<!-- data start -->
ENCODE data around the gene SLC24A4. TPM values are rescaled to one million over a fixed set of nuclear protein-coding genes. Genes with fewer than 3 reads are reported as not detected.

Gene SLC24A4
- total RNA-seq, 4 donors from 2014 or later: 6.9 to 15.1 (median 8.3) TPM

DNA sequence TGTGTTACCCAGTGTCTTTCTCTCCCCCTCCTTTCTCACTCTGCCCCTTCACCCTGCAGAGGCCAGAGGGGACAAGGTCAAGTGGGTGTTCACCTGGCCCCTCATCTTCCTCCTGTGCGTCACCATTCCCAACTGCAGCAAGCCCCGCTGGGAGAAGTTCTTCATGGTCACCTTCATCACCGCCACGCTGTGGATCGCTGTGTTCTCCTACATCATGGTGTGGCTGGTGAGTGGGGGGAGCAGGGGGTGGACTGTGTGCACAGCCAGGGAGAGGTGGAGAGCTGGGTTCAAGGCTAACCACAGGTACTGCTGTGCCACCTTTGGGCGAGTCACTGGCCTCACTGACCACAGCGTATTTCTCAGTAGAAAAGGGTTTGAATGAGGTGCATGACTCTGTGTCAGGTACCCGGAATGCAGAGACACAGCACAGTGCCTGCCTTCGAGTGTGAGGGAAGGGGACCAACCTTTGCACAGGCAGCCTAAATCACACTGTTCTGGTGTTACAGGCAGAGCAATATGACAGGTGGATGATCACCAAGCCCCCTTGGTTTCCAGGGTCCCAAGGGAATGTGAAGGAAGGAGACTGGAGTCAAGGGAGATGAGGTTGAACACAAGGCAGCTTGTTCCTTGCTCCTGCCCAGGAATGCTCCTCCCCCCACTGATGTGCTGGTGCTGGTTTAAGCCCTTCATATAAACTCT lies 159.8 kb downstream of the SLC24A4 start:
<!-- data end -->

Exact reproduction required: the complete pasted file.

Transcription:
ENCODE data around the gene SLC24A4. TPM values are rescaled to one million over a fixed set of nuclear protein-coding genes. Genes with fewer than 3 reads are reported as not detected.

Gene SLC24A4
- total RNA-seq, 4 donors from 2014 or later: 6.9 to 15.1 (median 8.3) TPM

DNA sequence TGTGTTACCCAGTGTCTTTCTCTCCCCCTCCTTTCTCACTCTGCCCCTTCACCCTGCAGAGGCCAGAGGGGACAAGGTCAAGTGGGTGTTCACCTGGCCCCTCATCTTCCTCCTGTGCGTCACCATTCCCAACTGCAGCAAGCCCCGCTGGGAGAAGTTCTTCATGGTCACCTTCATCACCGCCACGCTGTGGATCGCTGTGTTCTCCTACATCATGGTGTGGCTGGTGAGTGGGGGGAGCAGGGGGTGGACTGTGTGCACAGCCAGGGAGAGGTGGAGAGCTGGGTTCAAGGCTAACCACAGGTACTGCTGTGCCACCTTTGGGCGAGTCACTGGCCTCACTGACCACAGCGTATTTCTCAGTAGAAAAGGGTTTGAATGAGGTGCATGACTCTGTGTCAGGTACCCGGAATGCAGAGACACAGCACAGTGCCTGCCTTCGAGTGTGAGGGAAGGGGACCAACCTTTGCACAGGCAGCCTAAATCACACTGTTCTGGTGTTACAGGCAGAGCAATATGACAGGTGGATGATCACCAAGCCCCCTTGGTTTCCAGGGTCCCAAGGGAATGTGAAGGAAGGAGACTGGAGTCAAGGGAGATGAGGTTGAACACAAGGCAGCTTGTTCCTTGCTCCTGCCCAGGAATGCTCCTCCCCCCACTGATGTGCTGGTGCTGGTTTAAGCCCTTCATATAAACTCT lies 159.8 kb downstream of the SLC24A4 start: